Today, dear reader, let me tell you a story of heartbreak, redemption, and the kindness of strangers: It all began when my sister's beloved Canon S95 spent a long, multiple-theme-park weekend in Florida, happily snapping dozens of family photos. All seemed rosy until disaster struck: Mere minutes after accidentally leaving the camera on a hook in the ladies room, she dashed back to retrieve her prized shooter only to find it had already been snatched up and was nowhere to be found. After frantically filing a report at the Legoland lost and found, and checking back multiple times throughout the day to no avail, my distraught sister had to come to terms with the fact that she would likely never again see the photos of her children frolicking under the Epcot sphere or floating past animatronic can-can dancers to the strains of "It's a small world." (Insert video montage here.)
Fast forward two months and imagine her shock and awe when she receives an email via her alma mater's alumni affairs office from a stranger who contacted them after viewing photos left on the camera from her college reunion. Armed with only her maiden name (from the caption of an old photograph she had snapped a picture of for laughs) and the year of her graduation (off the buttons fellow alums were wearing in other shots), he tracked her down and is shipping the camera back, refusing to accept reimbursement for his expense saying only, "I am happy to rescue your memories."
Unfortunately, not every lost camera story has such a happy ending, nor a good Samaritan protagonist with such sharp detective skills (though some do -- remember the viral Sea Turtle Finds Lost Camera story of 2010?). So for the rest of us, here are some tips to raise the odds of being reunited with your lost or stolen camera:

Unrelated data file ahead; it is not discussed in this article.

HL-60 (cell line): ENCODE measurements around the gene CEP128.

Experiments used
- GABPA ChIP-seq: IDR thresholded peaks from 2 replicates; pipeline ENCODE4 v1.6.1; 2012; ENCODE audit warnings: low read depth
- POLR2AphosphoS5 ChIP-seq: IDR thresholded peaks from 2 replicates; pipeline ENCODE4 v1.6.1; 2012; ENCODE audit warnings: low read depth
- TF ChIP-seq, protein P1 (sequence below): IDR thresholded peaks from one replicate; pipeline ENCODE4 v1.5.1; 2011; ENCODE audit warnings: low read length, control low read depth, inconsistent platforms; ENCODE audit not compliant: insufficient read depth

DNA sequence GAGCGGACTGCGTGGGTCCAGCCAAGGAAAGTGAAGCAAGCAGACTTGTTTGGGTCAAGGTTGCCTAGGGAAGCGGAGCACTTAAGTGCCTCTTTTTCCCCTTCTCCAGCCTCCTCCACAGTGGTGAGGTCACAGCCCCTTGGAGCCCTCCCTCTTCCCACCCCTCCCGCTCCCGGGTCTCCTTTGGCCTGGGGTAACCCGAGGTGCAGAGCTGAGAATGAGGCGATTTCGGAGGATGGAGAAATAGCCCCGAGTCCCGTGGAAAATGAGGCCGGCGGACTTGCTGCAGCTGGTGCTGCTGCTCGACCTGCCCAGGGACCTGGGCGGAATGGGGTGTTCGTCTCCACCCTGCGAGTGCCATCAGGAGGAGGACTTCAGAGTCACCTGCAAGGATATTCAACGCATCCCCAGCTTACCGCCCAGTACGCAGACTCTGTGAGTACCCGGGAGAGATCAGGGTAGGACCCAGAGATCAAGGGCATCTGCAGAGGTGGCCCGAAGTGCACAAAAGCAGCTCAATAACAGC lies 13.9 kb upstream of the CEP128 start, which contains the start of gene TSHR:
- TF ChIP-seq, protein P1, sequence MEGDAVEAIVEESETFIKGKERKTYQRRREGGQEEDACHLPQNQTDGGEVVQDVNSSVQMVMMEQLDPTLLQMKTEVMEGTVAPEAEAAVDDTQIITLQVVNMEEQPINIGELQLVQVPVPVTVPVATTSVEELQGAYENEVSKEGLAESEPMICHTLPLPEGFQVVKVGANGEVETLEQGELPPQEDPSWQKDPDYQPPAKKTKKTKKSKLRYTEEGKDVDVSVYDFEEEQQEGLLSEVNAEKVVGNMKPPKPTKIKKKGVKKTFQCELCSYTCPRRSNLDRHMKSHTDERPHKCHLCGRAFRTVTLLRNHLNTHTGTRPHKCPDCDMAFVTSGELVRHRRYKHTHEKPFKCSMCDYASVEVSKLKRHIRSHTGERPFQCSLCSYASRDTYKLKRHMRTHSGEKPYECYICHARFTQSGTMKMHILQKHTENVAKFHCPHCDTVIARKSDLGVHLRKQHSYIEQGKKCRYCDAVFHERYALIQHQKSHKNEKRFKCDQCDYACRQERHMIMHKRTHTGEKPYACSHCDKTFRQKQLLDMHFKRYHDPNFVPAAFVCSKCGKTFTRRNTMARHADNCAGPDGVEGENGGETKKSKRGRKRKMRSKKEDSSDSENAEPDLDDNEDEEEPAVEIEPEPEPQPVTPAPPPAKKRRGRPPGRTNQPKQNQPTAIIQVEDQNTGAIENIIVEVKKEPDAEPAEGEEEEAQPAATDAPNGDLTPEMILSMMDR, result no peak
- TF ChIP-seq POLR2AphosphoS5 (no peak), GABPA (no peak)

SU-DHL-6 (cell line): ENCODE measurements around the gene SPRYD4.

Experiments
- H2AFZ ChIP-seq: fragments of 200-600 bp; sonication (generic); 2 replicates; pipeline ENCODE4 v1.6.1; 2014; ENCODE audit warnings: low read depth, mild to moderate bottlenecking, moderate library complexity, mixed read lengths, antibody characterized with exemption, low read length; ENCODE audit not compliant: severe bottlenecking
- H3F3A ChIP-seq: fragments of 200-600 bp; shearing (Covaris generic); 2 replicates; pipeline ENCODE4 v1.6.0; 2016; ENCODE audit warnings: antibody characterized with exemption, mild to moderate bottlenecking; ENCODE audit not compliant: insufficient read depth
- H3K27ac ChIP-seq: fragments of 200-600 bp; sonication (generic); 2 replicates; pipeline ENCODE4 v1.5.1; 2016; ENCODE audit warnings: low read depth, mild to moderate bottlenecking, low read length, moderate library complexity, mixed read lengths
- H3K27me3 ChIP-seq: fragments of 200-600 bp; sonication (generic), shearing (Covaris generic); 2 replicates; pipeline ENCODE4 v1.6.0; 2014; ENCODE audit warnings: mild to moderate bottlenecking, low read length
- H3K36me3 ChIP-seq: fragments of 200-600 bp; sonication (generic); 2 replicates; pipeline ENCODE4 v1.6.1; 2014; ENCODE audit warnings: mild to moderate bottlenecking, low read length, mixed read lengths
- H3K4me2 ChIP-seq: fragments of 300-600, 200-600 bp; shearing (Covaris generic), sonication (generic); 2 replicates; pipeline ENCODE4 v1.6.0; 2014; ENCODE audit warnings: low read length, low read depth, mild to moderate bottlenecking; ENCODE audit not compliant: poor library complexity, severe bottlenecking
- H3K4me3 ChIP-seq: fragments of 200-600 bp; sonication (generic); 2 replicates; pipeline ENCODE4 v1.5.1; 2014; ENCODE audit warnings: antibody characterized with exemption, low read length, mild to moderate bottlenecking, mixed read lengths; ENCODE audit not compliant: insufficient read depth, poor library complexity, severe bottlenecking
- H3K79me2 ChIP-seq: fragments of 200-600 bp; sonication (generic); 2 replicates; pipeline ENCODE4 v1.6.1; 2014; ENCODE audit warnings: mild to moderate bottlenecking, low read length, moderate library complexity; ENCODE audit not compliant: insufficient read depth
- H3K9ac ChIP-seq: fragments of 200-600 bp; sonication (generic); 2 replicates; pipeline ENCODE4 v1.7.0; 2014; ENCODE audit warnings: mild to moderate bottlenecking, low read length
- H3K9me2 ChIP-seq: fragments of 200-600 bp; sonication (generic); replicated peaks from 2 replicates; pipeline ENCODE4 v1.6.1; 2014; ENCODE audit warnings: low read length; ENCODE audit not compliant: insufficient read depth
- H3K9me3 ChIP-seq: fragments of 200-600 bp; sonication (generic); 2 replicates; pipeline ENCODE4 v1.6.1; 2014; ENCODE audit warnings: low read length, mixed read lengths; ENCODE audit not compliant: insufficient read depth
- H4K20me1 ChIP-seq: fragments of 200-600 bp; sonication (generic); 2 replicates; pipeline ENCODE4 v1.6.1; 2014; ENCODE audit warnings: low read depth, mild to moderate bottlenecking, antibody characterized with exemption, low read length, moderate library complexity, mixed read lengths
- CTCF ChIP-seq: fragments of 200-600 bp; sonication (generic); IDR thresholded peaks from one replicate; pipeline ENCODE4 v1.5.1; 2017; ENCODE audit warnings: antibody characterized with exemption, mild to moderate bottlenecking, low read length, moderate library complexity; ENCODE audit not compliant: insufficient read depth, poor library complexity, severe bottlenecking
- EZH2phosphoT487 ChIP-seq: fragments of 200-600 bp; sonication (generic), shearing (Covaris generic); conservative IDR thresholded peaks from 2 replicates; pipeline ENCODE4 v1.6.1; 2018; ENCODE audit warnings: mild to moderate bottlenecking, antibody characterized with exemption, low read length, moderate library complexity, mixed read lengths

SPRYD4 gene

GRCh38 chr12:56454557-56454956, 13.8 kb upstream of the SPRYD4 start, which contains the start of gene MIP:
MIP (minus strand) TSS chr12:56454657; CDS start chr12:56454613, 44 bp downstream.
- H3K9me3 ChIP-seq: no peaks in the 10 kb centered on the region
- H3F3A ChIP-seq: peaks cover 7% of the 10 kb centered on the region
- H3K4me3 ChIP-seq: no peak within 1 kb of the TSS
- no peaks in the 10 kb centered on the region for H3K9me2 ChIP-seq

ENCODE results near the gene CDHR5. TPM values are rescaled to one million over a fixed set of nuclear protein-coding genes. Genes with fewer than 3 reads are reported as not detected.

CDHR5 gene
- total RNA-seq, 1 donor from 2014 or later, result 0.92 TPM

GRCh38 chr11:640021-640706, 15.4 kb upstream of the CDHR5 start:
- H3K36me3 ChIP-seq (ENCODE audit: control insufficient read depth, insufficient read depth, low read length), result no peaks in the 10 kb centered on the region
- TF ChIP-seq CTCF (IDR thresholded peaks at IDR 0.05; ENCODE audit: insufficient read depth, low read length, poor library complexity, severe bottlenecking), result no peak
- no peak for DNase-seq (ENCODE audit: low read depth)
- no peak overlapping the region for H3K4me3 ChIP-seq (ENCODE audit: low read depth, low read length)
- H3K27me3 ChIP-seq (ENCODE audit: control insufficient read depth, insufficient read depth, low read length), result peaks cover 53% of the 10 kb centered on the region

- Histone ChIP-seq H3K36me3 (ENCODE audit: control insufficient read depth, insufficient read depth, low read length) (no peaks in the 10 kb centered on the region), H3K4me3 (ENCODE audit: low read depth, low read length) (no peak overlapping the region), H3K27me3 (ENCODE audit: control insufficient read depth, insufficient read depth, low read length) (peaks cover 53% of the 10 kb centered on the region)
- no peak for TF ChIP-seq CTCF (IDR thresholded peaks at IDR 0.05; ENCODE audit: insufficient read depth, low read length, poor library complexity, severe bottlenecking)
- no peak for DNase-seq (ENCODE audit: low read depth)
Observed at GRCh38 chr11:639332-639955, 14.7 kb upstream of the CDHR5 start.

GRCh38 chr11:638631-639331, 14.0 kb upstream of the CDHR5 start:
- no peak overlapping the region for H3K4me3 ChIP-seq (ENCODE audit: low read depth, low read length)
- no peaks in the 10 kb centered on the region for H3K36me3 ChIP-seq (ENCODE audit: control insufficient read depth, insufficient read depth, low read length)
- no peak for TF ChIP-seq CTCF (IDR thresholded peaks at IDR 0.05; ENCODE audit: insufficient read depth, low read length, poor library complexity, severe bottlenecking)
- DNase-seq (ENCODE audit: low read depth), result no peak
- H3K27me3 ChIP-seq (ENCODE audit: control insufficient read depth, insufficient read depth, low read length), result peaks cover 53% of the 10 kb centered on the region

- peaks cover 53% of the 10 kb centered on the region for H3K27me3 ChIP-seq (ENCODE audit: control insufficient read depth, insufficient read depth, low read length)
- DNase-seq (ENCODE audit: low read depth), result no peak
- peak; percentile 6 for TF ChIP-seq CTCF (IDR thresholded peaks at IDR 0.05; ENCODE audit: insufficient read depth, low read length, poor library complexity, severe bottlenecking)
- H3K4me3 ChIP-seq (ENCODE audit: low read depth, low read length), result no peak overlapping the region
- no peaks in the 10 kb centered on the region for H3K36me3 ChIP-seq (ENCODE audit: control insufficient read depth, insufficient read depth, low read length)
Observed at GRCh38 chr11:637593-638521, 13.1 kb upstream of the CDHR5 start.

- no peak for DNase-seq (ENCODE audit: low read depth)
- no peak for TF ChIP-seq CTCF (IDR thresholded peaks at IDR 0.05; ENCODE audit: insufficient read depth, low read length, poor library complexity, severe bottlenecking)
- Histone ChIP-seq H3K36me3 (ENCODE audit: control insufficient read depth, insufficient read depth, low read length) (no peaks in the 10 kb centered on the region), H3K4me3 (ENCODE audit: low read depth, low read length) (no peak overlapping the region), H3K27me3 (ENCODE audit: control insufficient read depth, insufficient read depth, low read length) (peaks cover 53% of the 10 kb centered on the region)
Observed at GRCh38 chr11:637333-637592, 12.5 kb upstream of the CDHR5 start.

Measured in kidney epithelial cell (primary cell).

Firstly, in case your camera does find its way into the hands of a kindhearted stranger, do him or her a favor -- leave a photo on your camera with your contact info. It doesn't have to be as elaborate as this; just a name and email address and a note saying "if found, contact..." will suffice.
IFoundYourCamera.net - Launched in 2008 by Canadian blogger Mathew Prepost, the ifoundyourcamera.net blog lets folks post images from found cameras in hopes that a visitor to the site will recognize someone among the images and get them in touch with the camera's finder. The site has had over 7 million visitors since 2008 and has posts from hundreds of lost cameras. Roughly 30 "found cameras and orphan pictures" as Prepost calls them, have been reunited with their owners since the blog's inception.
CameraFound.com - Similar in concept but a bit more technically savvy, this site lets you upload photos and uses a Google Maps platform to let you mark the exact location of the lost or found camera. You have to create an account to upload photos (there are currently over 12,500 members) and you can even create an RSS feed to publish your lost or found entry across Google, Yahoo, and Bing search engines to increase your reach.